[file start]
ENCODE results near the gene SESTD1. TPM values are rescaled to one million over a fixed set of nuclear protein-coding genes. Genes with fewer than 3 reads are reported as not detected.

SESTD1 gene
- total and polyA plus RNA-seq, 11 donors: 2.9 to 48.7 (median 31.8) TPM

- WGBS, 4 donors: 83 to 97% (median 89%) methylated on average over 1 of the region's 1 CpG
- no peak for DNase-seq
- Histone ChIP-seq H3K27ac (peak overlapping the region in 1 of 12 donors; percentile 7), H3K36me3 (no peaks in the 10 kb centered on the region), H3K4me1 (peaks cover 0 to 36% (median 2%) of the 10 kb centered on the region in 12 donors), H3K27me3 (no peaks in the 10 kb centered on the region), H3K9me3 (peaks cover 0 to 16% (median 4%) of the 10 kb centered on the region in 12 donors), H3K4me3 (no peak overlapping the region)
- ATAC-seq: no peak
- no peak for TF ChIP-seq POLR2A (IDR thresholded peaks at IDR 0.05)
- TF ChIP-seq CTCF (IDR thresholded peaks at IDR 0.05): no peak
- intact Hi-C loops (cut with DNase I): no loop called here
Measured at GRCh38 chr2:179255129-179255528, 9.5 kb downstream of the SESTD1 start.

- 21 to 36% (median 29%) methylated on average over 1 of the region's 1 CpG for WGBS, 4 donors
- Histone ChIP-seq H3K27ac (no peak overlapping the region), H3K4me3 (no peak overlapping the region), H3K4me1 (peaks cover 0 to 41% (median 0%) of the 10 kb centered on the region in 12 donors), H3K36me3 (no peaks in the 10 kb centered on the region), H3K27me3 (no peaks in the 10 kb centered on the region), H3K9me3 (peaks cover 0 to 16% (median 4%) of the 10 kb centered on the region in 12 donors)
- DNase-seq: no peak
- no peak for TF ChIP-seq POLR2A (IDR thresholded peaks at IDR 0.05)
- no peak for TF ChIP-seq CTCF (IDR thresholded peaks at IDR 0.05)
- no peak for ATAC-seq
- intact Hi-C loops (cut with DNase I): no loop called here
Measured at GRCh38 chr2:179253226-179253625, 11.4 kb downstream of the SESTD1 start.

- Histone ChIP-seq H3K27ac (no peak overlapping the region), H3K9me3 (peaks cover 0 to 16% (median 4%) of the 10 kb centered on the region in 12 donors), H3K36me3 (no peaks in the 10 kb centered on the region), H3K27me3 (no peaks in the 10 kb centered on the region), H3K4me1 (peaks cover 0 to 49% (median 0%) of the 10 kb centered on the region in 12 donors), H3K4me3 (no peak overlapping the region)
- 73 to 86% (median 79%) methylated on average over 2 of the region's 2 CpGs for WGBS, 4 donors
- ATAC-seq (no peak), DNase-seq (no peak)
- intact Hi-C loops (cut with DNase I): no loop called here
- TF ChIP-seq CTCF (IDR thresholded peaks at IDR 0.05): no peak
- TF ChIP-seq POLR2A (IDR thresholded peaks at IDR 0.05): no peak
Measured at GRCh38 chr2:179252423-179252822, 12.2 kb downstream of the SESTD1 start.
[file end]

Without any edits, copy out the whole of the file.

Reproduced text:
ENCODE results near the gene SESTD1. TPM values are rescaled to one million over a fixed set of nuclear protein-coding genes. Genes with fewer than 3 reads are reported as not detected.

SESTD1 gene
- total and polyA plus RNA-seq, 11 donors: 2.9 to 48.7 (median 31.8) TPM

- WGBS, 4 donors: 83 to 97% (median 89%) methylated on average over 1 of the region's 1 CpG
- no peak for DNase-seq
- Histone ChIP-seq H3K27ac (peak overlapping the region in 1 of 12 donors; percentile 7), H3K36me3 (no peaks in the 10 kb centered on the region), H3K4me1 (peaks cover 0 to 36% (median 2%) of the 10 kb centered on the region in 12 donors), H3K27me3 (no peaks in the 10 kb centered on the region), H3K9me3 (peaks cover 0 to 16% (median 4%) of the 10 kb centered on the region in 12 donors), H3K4me3 (no peak overlapping the region)
- ATAC-seq: no peak
- no peak for TF ChIP-seq POLR2A (IDR thresholded peaks at IDR 0.05)
- TF ChIP-seq CTCF (IDR thresholded peaks at IDR 0.05): no peak
- intact Hi-C loops (cut with DNase I): no loop called here
Measured at GRCh38 chr2:179255129-179255528, 9.5 kb downstream of the SESTD1 start.

- 21 to 36% (median 29%) methylated on average over 1 of the region's 1 CpG for WGBS, 4 donors
- Histone ChIP-seq H3K27ac (no peak overlapping the region), H3K4me3 (no peak overlapping the region), H3K4me1 (peaks cover 0 to 41% (median 0%) of the 10 kb centered on the region in 12 donors), H3K36me3 (no peaks in the 10 kb centered on the region), H3K27me3 (no peaks in the 10 kb centered on the region), H3K9me3 (peaks cover 0 to 16% (median 4%) of the 10 kb centered on the region in 12 donors)
- DNase-seq: no peak
- no peak for TF ChIP-seq POLR2A (IDR thresholded peaks at IDR 0.05)
- no peak for TF ChIP-seq CTCF (IDR thresholded peaks at IDR 0.05)
- no peak for ATAC-seq
- intact Hi-C loops (cut with DNase I): no loop called here
Measured at GRCh38 chr2:179253226-179253625, 11.4 kb downstream of the SESTD1 start.

- Histone ChIP-seq H3K27ac (no peak overlapping the region), H3K9me3 (peaks cover 0 to 16% (median 4%) of the 10 kb centered on the region in 12 donors), H3K36me3 (no peaks in the 10 kb centered on the region), H3K27me3 (no peaks in the 10 kb centered on the region), H3K4me1 (peaks cover 0 to 49% (median 0%) of the 10 kb centered on the region in 12 donors), H3K4me3 (no peak overlapping the region)
- 73 to 86% (median 79%) methylated on average over 2 of the region's 2 CpGs for WGBS, 4 donors
- ATAC-seq (no peak), DNase-seq (no peak)
- intact Hi-C loops (cut with DNase I): no loop called here
- TF ChIP-seq CTCF (IDR thresholded peaks at IDR 0.05): no peak
- TF ChIP-seq POLR2A (IDR thresholded peaks at IDR 0.05): no peak
Measured at GRCh38 chr2:179252423-179252822, 12.2 kb downstream of the SESTD1 start.